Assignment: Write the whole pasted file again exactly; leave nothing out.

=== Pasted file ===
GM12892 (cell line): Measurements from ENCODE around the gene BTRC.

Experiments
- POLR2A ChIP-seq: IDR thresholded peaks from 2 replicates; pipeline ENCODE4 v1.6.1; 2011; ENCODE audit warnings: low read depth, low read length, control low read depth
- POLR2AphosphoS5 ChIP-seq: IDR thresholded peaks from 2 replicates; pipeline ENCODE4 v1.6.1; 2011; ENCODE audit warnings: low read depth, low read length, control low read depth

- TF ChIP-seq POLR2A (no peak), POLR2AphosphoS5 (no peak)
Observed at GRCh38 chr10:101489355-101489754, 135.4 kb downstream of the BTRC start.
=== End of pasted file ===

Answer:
GM12892 (cell line): Measurements from ENCODE around the gene BTRC.

Experiments
- POLR2A ChIP-seq: IDR thresholded peaks from 2 replicates; pipeline ENCODE4 v1.6.1; 2011; ENCODE audit warnings: low read depth, low read length, control low read depth
- POLR2AphosphoS5 ChIP-seq: IDR thresholded peaks from 2 replicates; pipeline ENCODE4 v1.6.1; 2011; ENCODE audit warnings: low read depth, low read length, control low read depth

- TF ChIP-seq POLR2A (no peak), POLR2AphosphoS5 (no peak)
Observed at GRCh38 chr10:101489355-101489754, 135.4 kb downstream of the BTRC start.